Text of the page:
The Sacramento Music Circus tent is coming down after 51 years with a production of Lerner and Loewe's Paint Your Wagon. Although this brings to an end a half century of tradition, it's good news for the California company, which will open their 2003 summer musicals season in the brand-new Wells Fargo Pavillion.
A musical set in the Gold Rush Days of the Wild West, Paint Your Wagon takes place in Rumson Town, a four hundred person town founded by miner and widower Ben Rumson. Ben's troubles begin with his daughter Jennifer, the only woman within miles, who has been unknowingly tempting the local men. One of them, the Mexican miner Julio, falls in love with her, but Ben sends Jennifer back East for school. Meanwhile, a Mormon man arrives with his two wives, one of which, Elizabeth, is sold off to Ben. As the gold dries up around Rumson, however, the town starts to die and Ben begins to lose everything he has.
Paint Your Wagon was made into an infamous 1969 film, which starred tough guys Clint Eastwood and Lee Marvin as Pardner and Ben. The score includes the well-known tune "They Call the Wind Maria," as well as "I Talk to the Trees," "I Still See Elisa," "In Between," "Cariño Mio," " Hand Me Down That Can O' Beans," "Another Autumn," "All for Him" and "Wand'rin Star."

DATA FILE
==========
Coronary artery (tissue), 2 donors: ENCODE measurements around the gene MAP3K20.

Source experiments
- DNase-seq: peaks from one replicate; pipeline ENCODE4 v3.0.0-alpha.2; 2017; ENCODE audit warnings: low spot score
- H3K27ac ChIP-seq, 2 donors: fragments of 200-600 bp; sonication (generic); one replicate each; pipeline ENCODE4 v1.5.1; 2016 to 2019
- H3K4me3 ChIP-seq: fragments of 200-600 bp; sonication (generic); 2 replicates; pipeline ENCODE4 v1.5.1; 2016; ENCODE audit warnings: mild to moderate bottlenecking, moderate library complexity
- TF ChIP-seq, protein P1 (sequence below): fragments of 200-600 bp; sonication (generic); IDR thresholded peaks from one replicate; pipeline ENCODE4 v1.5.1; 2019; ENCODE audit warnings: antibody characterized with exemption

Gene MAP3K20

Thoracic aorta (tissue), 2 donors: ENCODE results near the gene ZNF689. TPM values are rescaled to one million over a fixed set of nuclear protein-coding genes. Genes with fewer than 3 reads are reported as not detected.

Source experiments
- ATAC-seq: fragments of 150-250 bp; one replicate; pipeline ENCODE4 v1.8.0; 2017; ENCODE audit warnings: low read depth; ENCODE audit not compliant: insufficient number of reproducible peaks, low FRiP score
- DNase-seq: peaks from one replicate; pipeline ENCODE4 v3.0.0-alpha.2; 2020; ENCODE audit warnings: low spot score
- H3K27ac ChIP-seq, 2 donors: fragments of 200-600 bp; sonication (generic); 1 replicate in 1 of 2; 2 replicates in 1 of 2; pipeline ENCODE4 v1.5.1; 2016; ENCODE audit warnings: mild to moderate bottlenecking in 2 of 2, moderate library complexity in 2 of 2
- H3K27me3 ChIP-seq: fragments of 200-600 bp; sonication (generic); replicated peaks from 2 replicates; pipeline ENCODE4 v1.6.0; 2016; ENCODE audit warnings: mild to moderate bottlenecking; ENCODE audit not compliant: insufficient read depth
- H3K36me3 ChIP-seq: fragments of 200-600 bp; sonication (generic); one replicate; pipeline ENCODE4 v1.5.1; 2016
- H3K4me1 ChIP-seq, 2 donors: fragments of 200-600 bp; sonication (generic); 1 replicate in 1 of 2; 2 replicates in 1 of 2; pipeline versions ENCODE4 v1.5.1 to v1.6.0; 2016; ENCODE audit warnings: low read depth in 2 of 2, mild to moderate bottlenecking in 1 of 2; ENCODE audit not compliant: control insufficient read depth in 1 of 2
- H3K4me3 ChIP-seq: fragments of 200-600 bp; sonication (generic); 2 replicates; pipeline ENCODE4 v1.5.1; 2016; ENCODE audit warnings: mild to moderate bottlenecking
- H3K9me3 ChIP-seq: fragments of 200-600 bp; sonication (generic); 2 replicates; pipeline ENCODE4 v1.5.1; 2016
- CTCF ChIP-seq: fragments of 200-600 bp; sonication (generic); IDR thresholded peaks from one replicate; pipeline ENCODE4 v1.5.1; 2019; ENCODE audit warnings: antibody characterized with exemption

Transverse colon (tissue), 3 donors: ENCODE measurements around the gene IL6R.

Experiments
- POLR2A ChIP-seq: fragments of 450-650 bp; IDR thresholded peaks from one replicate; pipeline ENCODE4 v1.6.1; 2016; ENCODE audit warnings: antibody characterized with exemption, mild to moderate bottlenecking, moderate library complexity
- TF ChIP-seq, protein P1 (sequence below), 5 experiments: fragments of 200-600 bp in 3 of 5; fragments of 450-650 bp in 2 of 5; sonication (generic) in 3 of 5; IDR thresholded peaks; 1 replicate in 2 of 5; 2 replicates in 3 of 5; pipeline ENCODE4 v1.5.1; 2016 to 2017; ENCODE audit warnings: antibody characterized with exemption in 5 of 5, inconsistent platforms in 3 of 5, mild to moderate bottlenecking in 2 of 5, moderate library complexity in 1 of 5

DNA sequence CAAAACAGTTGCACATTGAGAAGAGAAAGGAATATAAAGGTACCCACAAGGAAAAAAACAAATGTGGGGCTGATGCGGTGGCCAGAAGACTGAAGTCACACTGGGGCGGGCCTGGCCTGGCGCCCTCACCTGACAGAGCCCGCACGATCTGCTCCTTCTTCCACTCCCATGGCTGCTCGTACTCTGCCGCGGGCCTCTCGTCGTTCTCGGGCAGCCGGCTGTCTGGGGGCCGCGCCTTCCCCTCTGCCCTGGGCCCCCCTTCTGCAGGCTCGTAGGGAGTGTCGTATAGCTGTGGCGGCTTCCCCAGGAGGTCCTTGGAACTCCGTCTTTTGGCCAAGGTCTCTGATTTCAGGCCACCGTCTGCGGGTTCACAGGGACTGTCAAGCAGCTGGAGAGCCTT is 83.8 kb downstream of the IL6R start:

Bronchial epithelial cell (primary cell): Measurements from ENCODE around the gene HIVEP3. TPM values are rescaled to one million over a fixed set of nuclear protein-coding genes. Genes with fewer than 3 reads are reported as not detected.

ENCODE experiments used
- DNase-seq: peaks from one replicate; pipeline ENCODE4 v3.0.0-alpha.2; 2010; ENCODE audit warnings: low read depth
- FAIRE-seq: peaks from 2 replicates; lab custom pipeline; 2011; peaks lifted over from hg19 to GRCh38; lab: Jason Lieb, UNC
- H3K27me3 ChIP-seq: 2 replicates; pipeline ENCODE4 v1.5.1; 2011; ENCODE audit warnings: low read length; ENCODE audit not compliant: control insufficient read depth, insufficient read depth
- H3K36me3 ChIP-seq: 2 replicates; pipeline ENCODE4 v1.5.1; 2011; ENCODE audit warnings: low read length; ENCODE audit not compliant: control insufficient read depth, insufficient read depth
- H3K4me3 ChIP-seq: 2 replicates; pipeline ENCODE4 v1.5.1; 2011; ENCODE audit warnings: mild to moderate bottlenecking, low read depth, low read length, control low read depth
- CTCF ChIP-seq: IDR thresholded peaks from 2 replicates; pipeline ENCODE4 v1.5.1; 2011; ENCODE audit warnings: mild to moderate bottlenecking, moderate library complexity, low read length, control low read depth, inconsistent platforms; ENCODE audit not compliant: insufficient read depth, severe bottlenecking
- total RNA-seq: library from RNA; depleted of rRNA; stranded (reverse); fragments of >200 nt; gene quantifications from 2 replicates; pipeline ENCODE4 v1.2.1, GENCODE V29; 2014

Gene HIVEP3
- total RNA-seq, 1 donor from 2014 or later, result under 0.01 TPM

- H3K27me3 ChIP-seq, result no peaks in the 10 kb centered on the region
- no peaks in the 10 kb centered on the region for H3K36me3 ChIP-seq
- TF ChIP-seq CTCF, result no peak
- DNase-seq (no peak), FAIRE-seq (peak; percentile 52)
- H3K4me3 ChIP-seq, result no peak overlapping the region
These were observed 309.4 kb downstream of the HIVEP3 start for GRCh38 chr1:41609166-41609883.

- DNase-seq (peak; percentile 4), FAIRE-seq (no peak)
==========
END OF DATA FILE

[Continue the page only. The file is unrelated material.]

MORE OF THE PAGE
William Parry (Titanic, Passion) stars as Ben Rumson with Juliana Ashley Hansen (Drama Logue winner for The Secret Garden) as his daughter Jennifer. Also in the cast are Enrique Acevedo as Julio Valveras, Rachael deBenedect (The Sound of Music, 3hree Musketeers) as Elizabeth Woodling, Jeff Cyronek (Ragtime national tour) as Jacob Woodling, Christy Morton as Sara Woodling, Felipe Crook as Mike Mooney and Rodger McDonald as Sam/Raymond Janney.
Stafford Arima directs with musical direction by Dennis Castellano. Bob Richard is the choreographer. Tickets to Paint Your Wagon are $45-$27. For reservations, call (916) 557-1999. Sacramento Music Circus is on the web at http://www.californiamusicaltheatre.com.
The new Wells Fargo Pavillion, purposefully designed to resemble a tent, will feature permanent theatre seating, replacing the tent's fold-up canvas seat, and a Teflon-coated fiberglass fabric to serve as a weather-proof covering for the performance and viewing space. There will no longer be tent poles in the seating area, clearing the view for all patrons.
The renovations to the Music Circus and the Sacramento Theatre Company's space, including new bathrooms, an expanded lighting grid and a variable-table turntable, will cost $16 million. A $3 facility fee will be added to every ticket sold to pay back the loan from the City and County of Sacramento.
— By Christine Ehren